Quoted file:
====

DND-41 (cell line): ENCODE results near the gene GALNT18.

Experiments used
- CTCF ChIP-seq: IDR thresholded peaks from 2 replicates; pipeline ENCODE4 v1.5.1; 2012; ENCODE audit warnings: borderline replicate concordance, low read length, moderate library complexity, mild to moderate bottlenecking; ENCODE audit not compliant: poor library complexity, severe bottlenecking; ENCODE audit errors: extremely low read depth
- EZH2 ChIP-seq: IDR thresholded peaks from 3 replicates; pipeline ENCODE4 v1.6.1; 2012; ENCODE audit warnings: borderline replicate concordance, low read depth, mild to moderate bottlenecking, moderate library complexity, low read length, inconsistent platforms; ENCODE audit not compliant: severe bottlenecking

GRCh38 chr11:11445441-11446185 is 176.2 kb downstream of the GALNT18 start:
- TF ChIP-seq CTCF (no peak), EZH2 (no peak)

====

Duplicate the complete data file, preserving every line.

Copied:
DND-41 (cell line): ENCODE results near the gene GALNT18.

Experiments used
- CTCF ChIP-seq: IDR thresholded peaks from 2 replicates; pipeline ENCODE4 v1.5.1; 2012; ENCODE audit warnings: borderline replicate concordance, low read length, moderate library complexity, mild to moderate bottlenecking; ENCODE audit not compliant: poor library complexity, severe bottlenecking; ENCODE audit errors: extremely low read depth
- EZH2 ChIP-seq: IDR thresholded peaks from 3 replicates; pipeline ENCODE4 v1.6.1; 2012; ENCODE audit warnings: borderline replicate concordance, low read depth, mild to moderate bottlenecking, moderate library complexity, low read length, inconsistent platforms; ENCODE audit not compliant: severe bottlenecking

GRCh38 chr11:11445441-11446185 is 176.2 kb downstream of the GALNT18 start:
- TF ChIP-seq CTCF (no peak), EZH2 (no peak)